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Campaign songs are songs used by candidates or political campaigns. Most modern campaign songs are upbeat popular songs or original compositions that articulate a positive message about a campaign or candidate, usually appealing to patriotism, optimism, or a good-natured reference to a personal quality of the candidate such as their ethnic origin or the part of the country they are from. In some cases, the campaign song can be a veiled attack on an opposing candidate or party. The use of a campaign song is primarily known in the quadrennial United States presidential election, where both major party candidates usually use one or more songs to identify with their campaign.
History in the United States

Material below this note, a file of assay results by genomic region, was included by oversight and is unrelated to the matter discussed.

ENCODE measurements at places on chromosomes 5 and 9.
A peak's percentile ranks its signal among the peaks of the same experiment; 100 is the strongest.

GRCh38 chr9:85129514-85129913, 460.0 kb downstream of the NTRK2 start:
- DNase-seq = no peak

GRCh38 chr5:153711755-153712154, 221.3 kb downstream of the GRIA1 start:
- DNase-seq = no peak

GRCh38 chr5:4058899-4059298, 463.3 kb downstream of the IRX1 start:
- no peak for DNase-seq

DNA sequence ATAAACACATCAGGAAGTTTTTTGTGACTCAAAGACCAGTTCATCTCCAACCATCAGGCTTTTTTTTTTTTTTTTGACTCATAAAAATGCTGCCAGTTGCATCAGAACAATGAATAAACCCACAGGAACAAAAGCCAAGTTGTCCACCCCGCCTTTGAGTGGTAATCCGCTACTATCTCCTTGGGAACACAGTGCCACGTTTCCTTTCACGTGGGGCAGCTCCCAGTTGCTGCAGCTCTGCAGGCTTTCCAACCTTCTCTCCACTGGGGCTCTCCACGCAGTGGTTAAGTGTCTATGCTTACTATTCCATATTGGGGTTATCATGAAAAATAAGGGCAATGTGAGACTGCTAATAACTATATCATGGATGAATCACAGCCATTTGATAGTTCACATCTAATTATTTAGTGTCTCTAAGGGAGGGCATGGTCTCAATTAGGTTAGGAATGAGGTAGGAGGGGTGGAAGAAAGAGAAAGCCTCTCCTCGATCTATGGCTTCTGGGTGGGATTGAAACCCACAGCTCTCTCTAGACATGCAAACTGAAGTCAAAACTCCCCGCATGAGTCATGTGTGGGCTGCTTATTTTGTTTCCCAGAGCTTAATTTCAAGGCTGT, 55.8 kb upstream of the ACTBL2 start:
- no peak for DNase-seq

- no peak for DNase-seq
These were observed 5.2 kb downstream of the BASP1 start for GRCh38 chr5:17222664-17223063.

The origin of campaign songs were partisan ditties used in American political canvasses and more especially in presidential contests. The words were commonly set to established melodies like "Yankee Doodle," "Hail, Columbia," "Rosin the Bow," "Hail to the Chief" "John Brown's Body," "Dixie" and "O Tannenbaum" ("Maryland, My Maryland"); or to tunes widely popular at the time, such as "Few Days," "Champagne Charlie," "The Wearing of the Green" or "Down in a Coal Mine," which served for "Up in the White House." Perhaps the best known of them was "Tippecanoe and Tyler Too," (in which words by Alexander C. Ross were adapted to the folk tune, "Little Pigs"). First heard at Zanesville, Ohio, this spread rapidly over the country, furnishing a party slogan. It has been said: "What the Marseilles Hymn was to Frenchmen, 'Tippecanoe and Tyler Too' was to the Whigs of 1840." In 1872 an attempt was made to revive the air for "Greeley Is the Real True Blue." The words, sometimes with music, of campaign songs were distributed in paper-covered song books or "songsters." Among these were the Log Cabin Song Book of 1840 and Hutchinson's Republican Songster for the presidential campaign of 1860, compiled by J. W. Hutchinson. For many years national campaigns included itinerant stumpspeakers, live animals, fife-and-drum corps, red fire, floats, transparencies and rousing mass meetings in courthouses and town halls. Glee clubs were organized to introduce campaign songs and to lead audiences and matchers in singing them. The songs were real factors in holding the interest of crowds, emphasizing issues, developing enthusiasm and satirizing opponents. With changes in the methods of campaigning, the campaign song declined as a popular expression.